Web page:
• Rep. Mark Neuman (R): Paraphrased by Brooks, Neuman said a change in the Democratic and Republican leadership could offer a path forward. He also said he was concerned that members were paying too much attention to their constituents on social media when making decisions.

Alaska House splits 20-20 on vote for Republican speaker; majority still uncertain

Republican leader David Talerico’s bid to become Alaska House speaker failed Tuesday in a 20-20 vote. Talerico needed 21 votes to become the House’s permanent presiding officer and organize the House under a Republican majority.
Republicans, who won 23 seats in the 2018 elections, split 20-3 on the Talerico vote, with Reps. Gary Knopp, Gabrielle LeDoux, and Louise Stutes voting no. Rep. David Eastman (R), who previously said he might want a more conservative speaker than Talerico, voted yes. All 16 Democrats and independent Daniel Ortiz voted no.
The Alaska House has been without a majority since the 2019 legislative session began on January 15. Without a majority in place, legislative business cannot be conducted and standing committees cannot be appointed. Rep. Neal Foster (D) is serving as speaker pro tempore, but his powers are limited to administrative tasks and accepting nominations for the permanent speakership.
Knopp first announced he was leaving the Republican caucus on December 8, 2018. He said a narrow Republican-only majority would be unstable and announced his intention to form a bipartisan majority with power sharing between the parties. Before Tuesday’s vote, he said he would not support Talerico or Rep. Bryce Edgmon, the Democratic speaker from 2017 to 2018.
LeDoux and Stutes did not caucus with Republicans from 2017 to 2018 and helped swing control of the House to a mostly-Democratic coalition led by Edgmon. Both have expressed interest in joining another bipartisan coalition for the 2019-2020 session.
Rep. Chris Tuck (D) nominated Edgmon for speaker as well on Tuesday. However, Tuck withdrew the nomination shortly after Talerico was voted down. He said Edgmon did not have enough votes to advance either.

Virginia legislative races could make state a Democratic trifecta in 2019

The Virginia State Senate and the Virginia House of Delegates are holding elections on November 5, 2019. If Democrats gain two seats in each chamber, Virginia will become a Democratic trifecta. Republicans control the Senate 21-19 and the House 51-48 (one seat previously held by a Democrat is vacant). The term of Virginia’s governor, Ralph Northam (D), runs through 2021.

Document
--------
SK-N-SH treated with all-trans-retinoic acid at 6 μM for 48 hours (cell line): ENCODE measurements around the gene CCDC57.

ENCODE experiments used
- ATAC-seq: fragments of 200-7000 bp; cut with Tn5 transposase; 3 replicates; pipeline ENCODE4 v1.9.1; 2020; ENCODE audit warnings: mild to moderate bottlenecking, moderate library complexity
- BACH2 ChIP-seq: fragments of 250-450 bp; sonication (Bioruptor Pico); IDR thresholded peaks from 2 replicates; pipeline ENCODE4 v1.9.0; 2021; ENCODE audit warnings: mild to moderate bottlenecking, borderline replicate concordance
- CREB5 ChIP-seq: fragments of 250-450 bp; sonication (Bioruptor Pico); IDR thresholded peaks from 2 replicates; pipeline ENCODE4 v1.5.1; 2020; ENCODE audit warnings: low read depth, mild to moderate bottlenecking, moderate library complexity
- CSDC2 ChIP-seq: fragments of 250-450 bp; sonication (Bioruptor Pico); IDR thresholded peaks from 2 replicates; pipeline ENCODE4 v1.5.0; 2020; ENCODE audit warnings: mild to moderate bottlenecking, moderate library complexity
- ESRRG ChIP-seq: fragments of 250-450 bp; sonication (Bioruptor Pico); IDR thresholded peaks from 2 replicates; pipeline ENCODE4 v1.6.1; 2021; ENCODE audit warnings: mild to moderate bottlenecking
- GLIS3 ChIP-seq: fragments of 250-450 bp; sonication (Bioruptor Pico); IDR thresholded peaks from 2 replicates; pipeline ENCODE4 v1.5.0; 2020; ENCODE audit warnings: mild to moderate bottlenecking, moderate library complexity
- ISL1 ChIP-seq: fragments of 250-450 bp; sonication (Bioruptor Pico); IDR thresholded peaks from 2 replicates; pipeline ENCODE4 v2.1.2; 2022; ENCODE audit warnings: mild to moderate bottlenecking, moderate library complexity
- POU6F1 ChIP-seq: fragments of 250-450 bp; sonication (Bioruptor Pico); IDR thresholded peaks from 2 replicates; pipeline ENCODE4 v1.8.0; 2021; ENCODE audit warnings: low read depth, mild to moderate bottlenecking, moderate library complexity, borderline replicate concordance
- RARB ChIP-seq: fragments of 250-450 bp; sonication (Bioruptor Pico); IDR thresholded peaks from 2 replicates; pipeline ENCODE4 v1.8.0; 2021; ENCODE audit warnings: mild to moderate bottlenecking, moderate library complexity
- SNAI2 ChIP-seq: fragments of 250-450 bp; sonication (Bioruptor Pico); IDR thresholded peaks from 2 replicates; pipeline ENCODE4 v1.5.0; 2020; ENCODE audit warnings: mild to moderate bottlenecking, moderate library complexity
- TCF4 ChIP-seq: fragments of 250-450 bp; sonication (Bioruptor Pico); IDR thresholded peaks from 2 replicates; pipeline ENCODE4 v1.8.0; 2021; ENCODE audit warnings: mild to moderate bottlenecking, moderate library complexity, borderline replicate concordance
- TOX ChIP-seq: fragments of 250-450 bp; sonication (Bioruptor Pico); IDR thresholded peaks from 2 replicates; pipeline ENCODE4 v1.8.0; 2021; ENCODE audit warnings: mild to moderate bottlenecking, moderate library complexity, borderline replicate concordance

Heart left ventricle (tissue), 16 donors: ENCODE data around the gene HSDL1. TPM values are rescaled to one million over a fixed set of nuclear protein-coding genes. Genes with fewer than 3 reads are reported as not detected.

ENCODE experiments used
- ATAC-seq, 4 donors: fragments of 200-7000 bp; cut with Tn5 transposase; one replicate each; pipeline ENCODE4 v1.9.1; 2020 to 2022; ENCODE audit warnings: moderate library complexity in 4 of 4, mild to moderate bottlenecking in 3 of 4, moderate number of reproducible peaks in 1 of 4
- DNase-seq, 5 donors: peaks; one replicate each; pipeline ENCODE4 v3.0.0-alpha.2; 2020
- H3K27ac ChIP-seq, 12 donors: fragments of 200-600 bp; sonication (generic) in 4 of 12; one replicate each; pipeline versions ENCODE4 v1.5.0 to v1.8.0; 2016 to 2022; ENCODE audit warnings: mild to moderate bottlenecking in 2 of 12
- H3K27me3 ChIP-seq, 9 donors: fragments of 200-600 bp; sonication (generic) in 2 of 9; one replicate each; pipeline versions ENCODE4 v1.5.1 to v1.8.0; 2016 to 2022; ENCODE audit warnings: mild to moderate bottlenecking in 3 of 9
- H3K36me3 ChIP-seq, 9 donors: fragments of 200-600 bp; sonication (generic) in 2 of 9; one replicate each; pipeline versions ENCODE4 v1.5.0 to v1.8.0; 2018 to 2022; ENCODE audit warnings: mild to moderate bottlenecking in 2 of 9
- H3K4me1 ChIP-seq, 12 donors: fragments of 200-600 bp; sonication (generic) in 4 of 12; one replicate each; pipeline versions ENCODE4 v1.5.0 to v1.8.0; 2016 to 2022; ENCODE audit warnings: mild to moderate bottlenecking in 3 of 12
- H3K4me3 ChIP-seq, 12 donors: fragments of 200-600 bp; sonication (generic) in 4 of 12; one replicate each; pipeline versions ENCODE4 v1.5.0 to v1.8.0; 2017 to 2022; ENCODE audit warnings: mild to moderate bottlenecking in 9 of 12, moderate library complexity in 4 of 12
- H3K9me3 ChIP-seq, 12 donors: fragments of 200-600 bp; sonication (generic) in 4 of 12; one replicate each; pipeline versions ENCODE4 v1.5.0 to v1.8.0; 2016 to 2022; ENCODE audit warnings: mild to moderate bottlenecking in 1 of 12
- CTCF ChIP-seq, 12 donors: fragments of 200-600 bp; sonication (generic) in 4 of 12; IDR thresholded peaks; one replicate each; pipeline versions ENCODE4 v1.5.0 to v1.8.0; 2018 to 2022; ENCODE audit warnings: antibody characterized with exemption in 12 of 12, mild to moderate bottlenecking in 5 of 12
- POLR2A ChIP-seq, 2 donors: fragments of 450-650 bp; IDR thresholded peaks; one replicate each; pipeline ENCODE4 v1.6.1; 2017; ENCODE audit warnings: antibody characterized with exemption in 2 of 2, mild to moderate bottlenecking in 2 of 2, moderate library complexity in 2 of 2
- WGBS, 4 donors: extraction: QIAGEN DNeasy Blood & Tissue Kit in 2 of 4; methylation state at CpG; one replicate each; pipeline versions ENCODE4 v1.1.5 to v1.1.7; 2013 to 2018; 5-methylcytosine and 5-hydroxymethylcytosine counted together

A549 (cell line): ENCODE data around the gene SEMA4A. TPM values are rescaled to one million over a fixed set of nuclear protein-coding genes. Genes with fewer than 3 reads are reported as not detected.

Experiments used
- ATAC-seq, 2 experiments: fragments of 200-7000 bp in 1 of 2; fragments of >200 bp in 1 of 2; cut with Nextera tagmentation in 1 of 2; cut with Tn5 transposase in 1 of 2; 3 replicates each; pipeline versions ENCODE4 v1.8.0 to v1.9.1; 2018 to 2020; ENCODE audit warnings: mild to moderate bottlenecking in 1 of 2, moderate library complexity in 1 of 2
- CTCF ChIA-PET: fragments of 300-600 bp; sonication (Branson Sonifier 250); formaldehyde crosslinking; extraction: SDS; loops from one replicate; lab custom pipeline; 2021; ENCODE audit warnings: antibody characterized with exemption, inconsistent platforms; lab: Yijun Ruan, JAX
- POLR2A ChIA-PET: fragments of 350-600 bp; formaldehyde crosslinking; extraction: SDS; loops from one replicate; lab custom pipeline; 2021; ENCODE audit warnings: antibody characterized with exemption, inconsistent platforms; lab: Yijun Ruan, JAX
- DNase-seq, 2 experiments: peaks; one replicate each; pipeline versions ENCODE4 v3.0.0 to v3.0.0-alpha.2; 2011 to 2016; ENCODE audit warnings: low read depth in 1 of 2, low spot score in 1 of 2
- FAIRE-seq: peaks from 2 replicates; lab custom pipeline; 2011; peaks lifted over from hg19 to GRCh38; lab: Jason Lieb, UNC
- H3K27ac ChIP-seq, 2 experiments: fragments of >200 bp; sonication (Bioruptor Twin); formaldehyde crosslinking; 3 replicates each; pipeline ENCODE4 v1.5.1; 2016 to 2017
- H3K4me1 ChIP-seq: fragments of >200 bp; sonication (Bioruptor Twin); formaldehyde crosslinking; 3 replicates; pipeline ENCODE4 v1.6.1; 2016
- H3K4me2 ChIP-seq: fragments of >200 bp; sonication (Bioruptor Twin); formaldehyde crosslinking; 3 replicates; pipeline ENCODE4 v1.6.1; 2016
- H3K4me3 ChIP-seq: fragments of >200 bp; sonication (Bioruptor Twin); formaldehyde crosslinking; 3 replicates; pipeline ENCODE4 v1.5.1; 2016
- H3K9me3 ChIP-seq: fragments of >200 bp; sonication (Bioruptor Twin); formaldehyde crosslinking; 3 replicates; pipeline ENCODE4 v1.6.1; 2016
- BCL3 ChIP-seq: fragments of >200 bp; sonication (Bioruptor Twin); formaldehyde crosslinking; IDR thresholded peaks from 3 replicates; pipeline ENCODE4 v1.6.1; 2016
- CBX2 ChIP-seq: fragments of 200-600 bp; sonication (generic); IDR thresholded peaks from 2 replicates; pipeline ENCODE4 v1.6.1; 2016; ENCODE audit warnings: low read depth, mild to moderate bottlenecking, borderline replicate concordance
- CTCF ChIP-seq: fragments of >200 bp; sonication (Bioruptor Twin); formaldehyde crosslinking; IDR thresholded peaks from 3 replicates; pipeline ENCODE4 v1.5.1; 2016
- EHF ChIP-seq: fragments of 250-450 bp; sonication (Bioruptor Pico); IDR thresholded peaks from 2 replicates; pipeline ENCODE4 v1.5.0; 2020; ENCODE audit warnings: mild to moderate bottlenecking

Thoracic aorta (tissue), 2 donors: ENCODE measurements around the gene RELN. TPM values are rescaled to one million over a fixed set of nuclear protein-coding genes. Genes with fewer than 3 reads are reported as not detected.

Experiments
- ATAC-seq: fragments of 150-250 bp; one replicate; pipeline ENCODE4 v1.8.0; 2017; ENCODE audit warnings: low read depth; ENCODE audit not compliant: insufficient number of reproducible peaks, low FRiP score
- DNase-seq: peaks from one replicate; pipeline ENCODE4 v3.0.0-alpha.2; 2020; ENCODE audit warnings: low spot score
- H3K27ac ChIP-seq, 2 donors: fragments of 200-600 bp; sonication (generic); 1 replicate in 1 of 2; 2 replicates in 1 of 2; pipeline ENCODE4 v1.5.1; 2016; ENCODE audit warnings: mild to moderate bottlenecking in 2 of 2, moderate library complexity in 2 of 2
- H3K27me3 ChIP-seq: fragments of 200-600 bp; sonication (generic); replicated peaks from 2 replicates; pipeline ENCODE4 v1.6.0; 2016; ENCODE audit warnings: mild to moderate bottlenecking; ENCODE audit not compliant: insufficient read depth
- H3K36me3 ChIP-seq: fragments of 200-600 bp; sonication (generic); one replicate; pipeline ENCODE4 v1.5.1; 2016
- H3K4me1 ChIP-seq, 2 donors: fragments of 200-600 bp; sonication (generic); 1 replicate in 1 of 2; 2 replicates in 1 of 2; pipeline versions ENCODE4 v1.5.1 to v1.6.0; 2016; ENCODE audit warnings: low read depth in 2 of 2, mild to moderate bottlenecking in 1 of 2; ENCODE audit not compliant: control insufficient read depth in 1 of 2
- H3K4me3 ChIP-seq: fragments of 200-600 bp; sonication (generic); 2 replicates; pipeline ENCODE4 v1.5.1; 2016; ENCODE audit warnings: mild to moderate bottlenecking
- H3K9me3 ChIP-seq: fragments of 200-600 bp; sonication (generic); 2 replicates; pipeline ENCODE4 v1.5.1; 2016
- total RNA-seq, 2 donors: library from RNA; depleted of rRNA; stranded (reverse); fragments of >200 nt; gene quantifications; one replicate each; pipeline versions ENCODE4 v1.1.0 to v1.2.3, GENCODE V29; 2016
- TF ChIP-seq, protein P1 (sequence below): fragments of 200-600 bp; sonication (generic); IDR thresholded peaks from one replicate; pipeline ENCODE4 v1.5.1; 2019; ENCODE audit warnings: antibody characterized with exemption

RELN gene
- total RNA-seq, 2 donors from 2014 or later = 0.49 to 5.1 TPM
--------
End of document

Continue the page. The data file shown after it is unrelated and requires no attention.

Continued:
The state House last held elections in 2017, while the state Senate was last up in 2015. In the 2017 House races, Democrats picked up 15 seats and cut the Republican majority from 66-34 to 51-49. Fourteen of the Democratic pick-ups came in districts that voted for Hillary Clinton (D) in 2016.
Four races in Republican-held seats went to recounts. Democrats won one of the recounts and Republicans won three, including in District 94 where Del. David Yancey (R) won a coin toss after the election ended in an exact tie. That outcome gave Republicans a one-seat majority in the state House.
In the 2015 state Senate elections, Republicans held their 21-19 chamber majority. In the 2016 presidential election, 23 districts, including four Republican-held seats, voted for Clinton (D). There were no Democratic-held districts that voted for Donald Trump (R). State Sen. Dick Black (R-13), whose district voted for Clinton by 8.2 percentage points, announced he would not seek re-election in January 2019.
Three other states are holding gubernatorial elections in 2019: Kentucky, Louisiana, and Mississippi. Louisiana could potentially become a Republican trifecta if the GOP defeats incumbent Gov. John Bel Edwards. Edwards is Louisiana’s only Democratic statewide elected official. Kentucky, a Republican trifecta, could also feature a competitive gubernatorial race. Fifty-one percent of Kentucky voters disapproved of incumbent Gov. Matt Bevin (R) in a January 2019 Morning Consult poll.

2019 Alaska House session gaveled in without a majority in place

The Alaska House did not have a 21-member majority to organize the chamber when the 2019 legislative session began Tuesday. Republicans won 23 of 40 seats in the 2018 elections, but four members—David Eastman (R), Gary Knopp (R), Gabrielle LeDoux (R), and Louise Stutes (R)—did not agree to caucus with the GOP, leaving the chamber without official leadership or the ability to conduct legislative business.